Compost bins come in many different sizes and shapes. There are also a lot of variations on the market when it comes to the type of compost containers. However, these ready-made alternatives don’t work for everyone. Besides, they can sometimes be a hefty investment.
But why invest in something you can easily make yourself? With just a bit of skill and the right set of tools and materials, you can easily make your own compost container that will suit all of your needs.
That said, let us break down the process of making a compost container and see which items you will need in order to be able to finish the project.
To start off, you will need to determine which materials you want to be using to make the compost container. Ideally, you should use wood but avoid going for treated lumber. Treated lumber may contain some harmful chemicals, so it is certainly not the best choice.
Instead, you should look for exterior wood, which is the type of wood that can handle being exposed to elements and the wear and tear. Head to your local lumberyard and see if they would be willing to cut the wood for you or if they perhaps already have pieces that are of the appropriate dimensions. Aside from wood, you will also need nails to secure the structure.
Now that you have all the materials required, you will need to obtain the tools. If you are cutting the wood yourself, you will need some type of saw to be able to do so.
If you already have the necessary pieces, however, you will only need a drill, something to sharpen the wood and a trusty brad nailer. If you don’t already have a brad nailer, you should definitely invest in getting one, as it can come in quite handy for various other projects.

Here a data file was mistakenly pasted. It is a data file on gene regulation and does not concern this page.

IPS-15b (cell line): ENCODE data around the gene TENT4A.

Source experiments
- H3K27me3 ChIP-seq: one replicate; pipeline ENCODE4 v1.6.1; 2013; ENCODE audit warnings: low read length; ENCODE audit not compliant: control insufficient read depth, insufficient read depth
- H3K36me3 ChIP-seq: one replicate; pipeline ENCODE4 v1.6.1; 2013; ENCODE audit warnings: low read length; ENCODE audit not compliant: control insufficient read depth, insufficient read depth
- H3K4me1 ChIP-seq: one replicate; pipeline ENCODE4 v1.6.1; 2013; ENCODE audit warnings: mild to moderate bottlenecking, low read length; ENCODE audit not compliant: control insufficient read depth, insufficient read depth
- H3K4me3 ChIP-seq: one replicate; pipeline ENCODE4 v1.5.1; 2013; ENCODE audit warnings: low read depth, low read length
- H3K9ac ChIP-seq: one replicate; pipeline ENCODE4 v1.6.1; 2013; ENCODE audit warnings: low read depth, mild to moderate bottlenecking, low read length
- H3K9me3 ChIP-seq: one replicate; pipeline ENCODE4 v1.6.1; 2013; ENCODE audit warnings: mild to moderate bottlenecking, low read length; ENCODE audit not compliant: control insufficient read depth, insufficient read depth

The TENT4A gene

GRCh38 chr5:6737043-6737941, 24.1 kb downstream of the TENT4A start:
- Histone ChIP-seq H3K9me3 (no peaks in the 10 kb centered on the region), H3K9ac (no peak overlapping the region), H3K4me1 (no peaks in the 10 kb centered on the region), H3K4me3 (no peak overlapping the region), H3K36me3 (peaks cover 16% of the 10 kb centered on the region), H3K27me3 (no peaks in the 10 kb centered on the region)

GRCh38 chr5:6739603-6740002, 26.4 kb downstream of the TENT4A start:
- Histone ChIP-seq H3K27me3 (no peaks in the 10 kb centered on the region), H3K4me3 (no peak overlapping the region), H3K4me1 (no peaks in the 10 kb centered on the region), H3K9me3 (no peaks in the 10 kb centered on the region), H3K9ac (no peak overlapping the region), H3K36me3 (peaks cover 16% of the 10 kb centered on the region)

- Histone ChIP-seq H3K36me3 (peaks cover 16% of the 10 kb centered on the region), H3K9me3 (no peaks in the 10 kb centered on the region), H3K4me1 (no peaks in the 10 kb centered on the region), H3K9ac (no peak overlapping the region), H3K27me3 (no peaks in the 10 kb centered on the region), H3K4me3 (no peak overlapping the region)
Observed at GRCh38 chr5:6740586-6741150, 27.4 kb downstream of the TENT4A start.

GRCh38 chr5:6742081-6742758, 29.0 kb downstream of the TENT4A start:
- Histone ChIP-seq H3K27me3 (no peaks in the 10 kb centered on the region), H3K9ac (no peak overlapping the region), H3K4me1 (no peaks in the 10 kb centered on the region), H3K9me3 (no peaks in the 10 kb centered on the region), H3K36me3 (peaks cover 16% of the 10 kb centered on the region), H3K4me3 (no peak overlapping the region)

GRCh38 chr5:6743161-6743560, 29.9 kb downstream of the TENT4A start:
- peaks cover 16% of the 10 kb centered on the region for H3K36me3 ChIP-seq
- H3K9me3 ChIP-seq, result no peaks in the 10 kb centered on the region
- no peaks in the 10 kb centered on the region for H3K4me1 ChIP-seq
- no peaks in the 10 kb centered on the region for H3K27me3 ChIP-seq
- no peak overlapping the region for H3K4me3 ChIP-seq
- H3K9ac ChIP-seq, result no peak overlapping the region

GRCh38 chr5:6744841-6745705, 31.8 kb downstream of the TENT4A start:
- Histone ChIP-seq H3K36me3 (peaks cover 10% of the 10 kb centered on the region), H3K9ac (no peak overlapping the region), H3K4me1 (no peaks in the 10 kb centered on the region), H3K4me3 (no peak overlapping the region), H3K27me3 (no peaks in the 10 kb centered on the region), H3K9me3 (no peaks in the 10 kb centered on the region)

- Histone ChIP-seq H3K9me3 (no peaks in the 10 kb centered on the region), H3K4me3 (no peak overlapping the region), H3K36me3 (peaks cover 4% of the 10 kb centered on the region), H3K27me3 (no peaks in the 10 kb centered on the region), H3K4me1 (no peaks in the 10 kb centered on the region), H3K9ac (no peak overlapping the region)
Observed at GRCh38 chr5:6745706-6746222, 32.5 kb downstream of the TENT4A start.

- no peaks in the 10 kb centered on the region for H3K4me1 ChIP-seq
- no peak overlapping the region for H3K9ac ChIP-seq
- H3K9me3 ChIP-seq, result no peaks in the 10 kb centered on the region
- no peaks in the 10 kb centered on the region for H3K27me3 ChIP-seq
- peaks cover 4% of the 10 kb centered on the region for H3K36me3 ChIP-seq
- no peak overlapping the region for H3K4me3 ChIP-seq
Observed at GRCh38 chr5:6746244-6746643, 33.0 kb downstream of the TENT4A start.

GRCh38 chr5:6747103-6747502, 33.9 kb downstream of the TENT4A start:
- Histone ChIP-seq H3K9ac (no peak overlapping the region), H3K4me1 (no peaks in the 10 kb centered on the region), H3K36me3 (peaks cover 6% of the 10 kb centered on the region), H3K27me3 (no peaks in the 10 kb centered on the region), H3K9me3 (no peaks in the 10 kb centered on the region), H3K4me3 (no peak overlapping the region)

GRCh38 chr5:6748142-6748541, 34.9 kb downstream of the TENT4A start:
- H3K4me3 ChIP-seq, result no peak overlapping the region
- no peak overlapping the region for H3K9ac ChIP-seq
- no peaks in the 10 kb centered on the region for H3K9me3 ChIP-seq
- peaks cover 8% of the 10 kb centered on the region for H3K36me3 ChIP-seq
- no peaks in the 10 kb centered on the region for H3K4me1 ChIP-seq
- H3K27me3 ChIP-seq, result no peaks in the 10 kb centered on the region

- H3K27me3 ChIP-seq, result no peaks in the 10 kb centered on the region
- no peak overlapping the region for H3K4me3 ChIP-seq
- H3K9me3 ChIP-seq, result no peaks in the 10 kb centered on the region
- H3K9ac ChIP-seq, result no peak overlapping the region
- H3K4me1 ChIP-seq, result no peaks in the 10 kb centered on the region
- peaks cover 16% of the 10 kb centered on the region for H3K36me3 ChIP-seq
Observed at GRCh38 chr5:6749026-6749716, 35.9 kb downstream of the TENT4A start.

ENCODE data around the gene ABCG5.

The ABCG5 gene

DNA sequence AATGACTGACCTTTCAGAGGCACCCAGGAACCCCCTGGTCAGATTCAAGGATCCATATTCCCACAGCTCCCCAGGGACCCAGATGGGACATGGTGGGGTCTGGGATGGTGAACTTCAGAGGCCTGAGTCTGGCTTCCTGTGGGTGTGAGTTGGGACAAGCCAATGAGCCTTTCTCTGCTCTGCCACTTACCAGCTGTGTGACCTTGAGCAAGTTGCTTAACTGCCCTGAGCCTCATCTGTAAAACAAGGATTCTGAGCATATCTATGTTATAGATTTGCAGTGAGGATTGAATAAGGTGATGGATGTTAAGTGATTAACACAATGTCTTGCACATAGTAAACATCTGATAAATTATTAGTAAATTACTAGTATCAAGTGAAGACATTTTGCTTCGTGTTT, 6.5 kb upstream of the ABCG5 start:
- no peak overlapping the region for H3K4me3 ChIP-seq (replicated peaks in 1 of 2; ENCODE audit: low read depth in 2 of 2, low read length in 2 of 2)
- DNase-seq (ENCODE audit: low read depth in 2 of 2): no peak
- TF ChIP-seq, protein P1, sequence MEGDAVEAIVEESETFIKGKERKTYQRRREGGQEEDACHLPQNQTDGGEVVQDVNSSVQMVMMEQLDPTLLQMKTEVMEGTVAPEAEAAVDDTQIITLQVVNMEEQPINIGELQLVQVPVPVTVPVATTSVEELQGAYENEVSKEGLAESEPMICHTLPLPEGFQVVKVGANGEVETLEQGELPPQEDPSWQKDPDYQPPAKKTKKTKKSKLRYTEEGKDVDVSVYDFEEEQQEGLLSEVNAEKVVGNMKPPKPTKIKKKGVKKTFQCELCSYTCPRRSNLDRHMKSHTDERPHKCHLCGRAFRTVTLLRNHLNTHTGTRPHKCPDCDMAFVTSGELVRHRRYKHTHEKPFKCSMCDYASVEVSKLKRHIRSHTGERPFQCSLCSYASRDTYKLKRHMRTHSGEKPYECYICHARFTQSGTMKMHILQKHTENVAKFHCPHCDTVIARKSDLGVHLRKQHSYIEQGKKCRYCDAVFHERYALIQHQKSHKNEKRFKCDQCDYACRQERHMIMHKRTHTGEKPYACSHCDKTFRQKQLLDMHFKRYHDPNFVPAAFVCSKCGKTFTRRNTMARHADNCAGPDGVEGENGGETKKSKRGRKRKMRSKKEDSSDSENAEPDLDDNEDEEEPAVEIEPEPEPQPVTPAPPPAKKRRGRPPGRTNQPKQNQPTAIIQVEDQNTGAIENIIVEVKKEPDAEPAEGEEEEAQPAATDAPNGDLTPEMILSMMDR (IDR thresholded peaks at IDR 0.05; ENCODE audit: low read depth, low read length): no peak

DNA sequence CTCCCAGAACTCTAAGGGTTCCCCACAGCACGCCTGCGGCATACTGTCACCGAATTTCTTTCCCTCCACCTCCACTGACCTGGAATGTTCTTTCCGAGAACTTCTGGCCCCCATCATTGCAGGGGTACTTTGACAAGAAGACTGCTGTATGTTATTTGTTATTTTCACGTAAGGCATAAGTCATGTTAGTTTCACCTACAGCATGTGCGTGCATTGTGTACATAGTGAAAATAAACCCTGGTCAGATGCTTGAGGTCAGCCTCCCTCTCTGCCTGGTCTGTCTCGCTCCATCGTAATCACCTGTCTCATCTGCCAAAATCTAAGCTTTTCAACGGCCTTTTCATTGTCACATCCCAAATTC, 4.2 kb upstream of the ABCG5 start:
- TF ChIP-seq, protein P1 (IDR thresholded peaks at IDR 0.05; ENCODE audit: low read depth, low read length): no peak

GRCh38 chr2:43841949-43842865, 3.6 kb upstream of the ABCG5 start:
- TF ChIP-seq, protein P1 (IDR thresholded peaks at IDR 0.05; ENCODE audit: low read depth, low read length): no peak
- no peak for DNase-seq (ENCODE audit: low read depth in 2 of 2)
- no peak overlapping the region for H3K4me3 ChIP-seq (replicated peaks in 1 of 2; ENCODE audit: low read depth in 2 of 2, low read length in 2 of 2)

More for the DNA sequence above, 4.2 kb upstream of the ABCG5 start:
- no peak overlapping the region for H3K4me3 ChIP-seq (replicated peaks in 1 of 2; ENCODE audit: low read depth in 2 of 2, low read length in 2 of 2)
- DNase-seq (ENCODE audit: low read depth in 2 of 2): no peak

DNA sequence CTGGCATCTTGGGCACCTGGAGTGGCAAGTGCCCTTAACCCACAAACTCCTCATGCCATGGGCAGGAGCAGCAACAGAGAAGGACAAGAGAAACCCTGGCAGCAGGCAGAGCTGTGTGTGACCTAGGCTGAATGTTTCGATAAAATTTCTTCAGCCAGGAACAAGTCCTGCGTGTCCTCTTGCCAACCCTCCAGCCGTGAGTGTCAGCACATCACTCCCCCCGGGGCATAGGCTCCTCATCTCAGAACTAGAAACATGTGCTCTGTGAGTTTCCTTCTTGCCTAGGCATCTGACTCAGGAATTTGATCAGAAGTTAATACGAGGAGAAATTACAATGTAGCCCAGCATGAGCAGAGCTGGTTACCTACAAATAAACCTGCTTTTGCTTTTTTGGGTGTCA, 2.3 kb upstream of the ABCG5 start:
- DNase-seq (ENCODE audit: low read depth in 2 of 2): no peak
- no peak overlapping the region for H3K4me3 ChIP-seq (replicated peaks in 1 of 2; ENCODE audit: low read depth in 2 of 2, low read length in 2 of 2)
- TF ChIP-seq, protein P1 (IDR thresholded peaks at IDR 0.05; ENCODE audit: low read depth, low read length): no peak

Ideally, you should look for top quality, like the one offered by Stoney Creek Woodworks to ensure that this investment will last you a long time. If you were to hammer the nails by hand, you can easily make a mistake that can compromise the stability of your compost container.
Additionally, hand nailing could cause wood to split, which is certainly something you should avoid. Once you obtain all the necessary tools and materials, it is time to put your compost container together.
Depending on the size and the shape of your compost container, you want to sharpen one end of your main pillars to resemble stakes. By nailing them into the ground you will secure your structure in place.
Once you have sharpened the edges, attach the rest of your boards to them. Ideally, you should leave some room between the boards to promote air circulation and ventilation.
However, make sure that there’s not too much space in between to prevent your compost from spilling. Use the brad nailer to secure all the boards in place and make sure that the structure is sturdy. Once you are done, use a sledgehammer to drive the stakes into the ground.
If for whatever reason, you can’t or don’t want to be using wood to make a compost container, you can always make it out of some other material. The only important thing to keep in mind is that you need to ensure that your compost can “breathe”.
This is due to the fact that areas that are completely sealed off and that don’t receive enough ventilation are the perfect breeding grounds for mold. And since mold can be quite harmful and even toxic, you surely don’t want it anywhere near your plants.
So, choose any other material as an alternative but make sure that you can – at least – drill some wholes in it to promote ventilation.
Other Useful Tips
When trying to decide on the size and the shape of your compost container inspect your yard first and see where you want to locate it. The container shouldn’t be placed in direct sunlight, as the compost will dry too quickly without properly reaching the necessary state of decomposing.
Also, you should go for a square or rectangular shape to make it more easily accessible. See to it that your compost bin is big enough to fit a shovel or a similar tool, as you will need to be using something similar to mix the compost from time to time.
Keep this checklist in mind if you’re trying to build your own compost container. While the size and shape will greatly depend on your needs, the materials and tools required will only slightly vary.